Most people have heard of the witch hunts of the 16th century. Less well known are the werewolf hunts that happened in the same time period.
Werewolves, are also known as lycanthropes. There are several notable claims of lycanthropy that took place during these werewolf hunts. In 1573, an alleged werewolf, Gilles Garnier, was burned at the stake. In 1589, a man known as Stubbe Peter or Peter Stubbe, was executed near Cologne, Germany for cannibalism and multiple murders. He claimed he had a belt that allowed him to become a werewolf. In 1603, a young man named Jean Grenier claimed responsibility for a series of murders and disappearances, saying he had a skin that let him become a wolf. A court determined that Grenier was insane and confined him to a monastery.
A common belief was that werewolves turned their skin inside out to return to human form, so one interrogation practice involved cutting and pulling back a person's skin to see if there was fur underneath. Werewolves are often granted extra-human strength and senses, far beyond those of both wolves or men. The werewolf is generally held as a European character, although its lore spread through the world in later times. Shape-shifters, similar to werewolves, are common in tales from all over the world, most notably amongst the American Indians, though most of them involve animal forms other than wolves.
Werewolves are a frequent subject of modern fictional books, although fictional werewolves have been attributed traits distinct from those of original folklore, most notably the vulnerability to silver bullets. Werewolves continue to endure in modern culture and fiction, with books, films and television shows cementing the werewolf's stance as a dominant figure in horror.
Werewolves, also known as lycanthropes from the Greek λυκάνθρωπος, λύκος (wolf) and άνθρωπος (human, man), are mythological or folkloric humans with the ability to shift shape into wolves or anthropomorphic wolf-like creatures, either purposely, by being bitten or scratched by another werewolf, or after being placed under a curse. This transformation is often associated with the appearance of the full moon, as popularly noted by the medieval chronicler Gervase of Tilbury, although it may have been recognized in earlier times among the ancient Greeks through the writings of Petronius.
Werewolves are often granted extra-human strength and senses, far beyond those of both wolves or men. The werewolf is generally held as a European character, although its lore spread through the world in later times. Shape-shifters, similar to werewolves, are common in tales from all over the world, most notably amongst the American Indians, though most of them involve animal forms other than wolves.
The word werewolf is thought to derive from Old English wer (or were) and wulf. The first part, wer, translates as "man" (in the sense of male human, not the race of humanity). It has cognates in several Germanic languages including Gothic wair, Old High German wer, and Old Norse verr, as well as in other Indo-European languages, such as Sanskrit 'vira', Latin vir, Irish fear, Lithuanian vyras, and Welsh gŵr, which have the same meaning. The second half, wulf, is the ancestor of modern English "wolf"; in some cases it also had the general meaning "beast." An alternative etymology derives the first part from Old English weri (to wear); the full form in this case would be glossed as wearer of wolf skin. Related to this interpretation is Old Norse ulfhednar, which denoted lupine equivalents of the berserker, said to wear a bearskin in battle.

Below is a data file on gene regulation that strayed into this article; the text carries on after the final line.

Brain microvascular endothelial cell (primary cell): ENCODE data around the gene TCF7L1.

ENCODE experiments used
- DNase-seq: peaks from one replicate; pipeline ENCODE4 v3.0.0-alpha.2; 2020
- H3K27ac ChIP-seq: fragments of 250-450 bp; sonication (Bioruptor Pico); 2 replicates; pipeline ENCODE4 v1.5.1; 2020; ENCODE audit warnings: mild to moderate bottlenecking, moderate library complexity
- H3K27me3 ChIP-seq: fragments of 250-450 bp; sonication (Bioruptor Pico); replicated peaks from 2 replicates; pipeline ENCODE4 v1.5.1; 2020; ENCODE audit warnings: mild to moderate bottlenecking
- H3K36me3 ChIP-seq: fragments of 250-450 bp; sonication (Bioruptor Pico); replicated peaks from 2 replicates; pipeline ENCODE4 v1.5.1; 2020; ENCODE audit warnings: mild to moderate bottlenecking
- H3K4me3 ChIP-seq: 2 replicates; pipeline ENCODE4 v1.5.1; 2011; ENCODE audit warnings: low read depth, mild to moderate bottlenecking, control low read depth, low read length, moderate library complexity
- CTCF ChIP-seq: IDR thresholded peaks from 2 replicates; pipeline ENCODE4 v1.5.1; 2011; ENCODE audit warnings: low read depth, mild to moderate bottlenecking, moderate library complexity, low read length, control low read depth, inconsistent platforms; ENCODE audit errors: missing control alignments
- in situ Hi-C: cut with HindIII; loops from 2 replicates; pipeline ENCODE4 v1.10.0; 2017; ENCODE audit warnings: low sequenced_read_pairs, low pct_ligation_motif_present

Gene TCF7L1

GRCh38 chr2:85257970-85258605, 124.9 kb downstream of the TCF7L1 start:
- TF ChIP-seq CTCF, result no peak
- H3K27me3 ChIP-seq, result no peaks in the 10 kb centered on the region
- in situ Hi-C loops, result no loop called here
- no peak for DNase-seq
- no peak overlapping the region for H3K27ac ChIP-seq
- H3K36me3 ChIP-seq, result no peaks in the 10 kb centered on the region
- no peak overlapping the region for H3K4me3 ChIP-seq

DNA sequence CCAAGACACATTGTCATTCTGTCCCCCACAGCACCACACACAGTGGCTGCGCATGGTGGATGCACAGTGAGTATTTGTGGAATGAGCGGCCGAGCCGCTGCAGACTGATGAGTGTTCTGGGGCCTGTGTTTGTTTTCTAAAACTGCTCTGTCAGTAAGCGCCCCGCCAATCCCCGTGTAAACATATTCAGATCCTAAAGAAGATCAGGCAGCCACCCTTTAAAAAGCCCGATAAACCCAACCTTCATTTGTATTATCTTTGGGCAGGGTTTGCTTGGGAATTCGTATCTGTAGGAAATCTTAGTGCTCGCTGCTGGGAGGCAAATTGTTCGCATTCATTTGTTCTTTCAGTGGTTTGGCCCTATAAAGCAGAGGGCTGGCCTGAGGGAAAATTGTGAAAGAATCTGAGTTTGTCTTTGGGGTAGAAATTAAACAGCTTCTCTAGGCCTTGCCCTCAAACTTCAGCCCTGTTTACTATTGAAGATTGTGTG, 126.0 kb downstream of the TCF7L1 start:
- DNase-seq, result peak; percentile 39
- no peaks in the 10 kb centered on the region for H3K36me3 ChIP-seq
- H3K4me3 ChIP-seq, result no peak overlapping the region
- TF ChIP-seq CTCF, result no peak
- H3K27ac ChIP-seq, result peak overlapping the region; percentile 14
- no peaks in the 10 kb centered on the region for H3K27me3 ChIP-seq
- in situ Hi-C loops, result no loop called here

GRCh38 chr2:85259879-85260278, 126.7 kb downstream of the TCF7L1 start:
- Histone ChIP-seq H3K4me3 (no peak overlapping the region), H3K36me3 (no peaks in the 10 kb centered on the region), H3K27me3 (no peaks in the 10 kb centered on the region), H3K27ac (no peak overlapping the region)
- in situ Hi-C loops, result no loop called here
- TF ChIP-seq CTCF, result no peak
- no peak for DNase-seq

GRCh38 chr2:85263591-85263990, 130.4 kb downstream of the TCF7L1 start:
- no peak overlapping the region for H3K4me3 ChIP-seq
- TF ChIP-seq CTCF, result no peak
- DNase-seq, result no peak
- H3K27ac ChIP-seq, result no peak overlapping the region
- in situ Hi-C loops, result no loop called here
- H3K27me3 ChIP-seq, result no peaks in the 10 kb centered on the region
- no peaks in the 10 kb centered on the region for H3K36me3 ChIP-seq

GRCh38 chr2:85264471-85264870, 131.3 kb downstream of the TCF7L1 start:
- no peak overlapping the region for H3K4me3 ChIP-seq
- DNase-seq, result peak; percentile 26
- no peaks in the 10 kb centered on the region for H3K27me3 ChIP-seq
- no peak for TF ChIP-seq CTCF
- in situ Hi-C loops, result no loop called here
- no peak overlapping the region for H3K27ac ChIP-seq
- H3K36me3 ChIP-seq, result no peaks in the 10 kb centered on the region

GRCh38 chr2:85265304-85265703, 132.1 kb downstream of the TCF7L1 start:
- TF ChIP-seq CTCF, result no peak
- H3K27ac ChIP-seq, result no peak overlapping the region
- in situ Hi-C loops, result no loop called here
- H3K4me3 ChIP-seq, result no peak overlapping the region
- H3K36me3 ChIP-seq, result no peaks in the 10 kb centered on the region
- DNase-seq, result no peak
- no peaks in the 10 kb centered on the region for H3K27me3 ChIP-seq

Yet other sources derive the word from warg-wolf, where warg (or later werg and wero) is cognate with Old Norse vargr, meaning "rogue," "outlaw," or, euphemistically, "wolf".
A Vargulf was the kind of wolf that slaughtered many members of a flock or herd but ate little of the kill. This was a serious problem for herders, who had to somehow destroy the rogue wolf before it destroyed the entire flock or herd. The term Warg was used in Old English for this kind of wolf (see J. R. R. Tolkien's book The Hobbit) and for what would now be called a serial killer. Possibly related is the fact that, in Norse society, an outlaw (who could be murdered with no legal repercussions and was forbidden to receive aid) was typically called vargr, or "wolf."
The term lycanthropy, a synonym, comes from Ancient Greek lykánthropos (λυκάνθρωπος): λύκος, lýkos ("wolf") + άνθρωπος, ánthrōpos ("human"). A compound of which "lyc-" derives from the Proto-Indo-European root *wlkwo-, meaning "wolf") formally denotes the "wolf - man" transformation. Lycanthropy is but one form of therianthropy, the ability to metamorphose into animals in general. The term therianthrope literally means "beast-man." The word has also been linked to the original werewolf of classical mythology, Lycaon, a king of Arcadia who, according to Ovid's Metamorphoses, was turned into a ravenous wolf in retribution for attempting to serve his own son to visiting Zeus in an attempt to disprove the god's divinity.
There is also a mental illness called lycanthropy in which a patient believes he or she is, or has transformed into, an animal and behaves accordingly. This is sometimes referred to as clinical lycanthropy to distinguish it from its use in legends. Despite its origin as a term for man-wolf transformations only, lycanthropy is used in this sense for animals of any type. This broader meaning is often used in modern fictional references, such as in roleplaying game culture.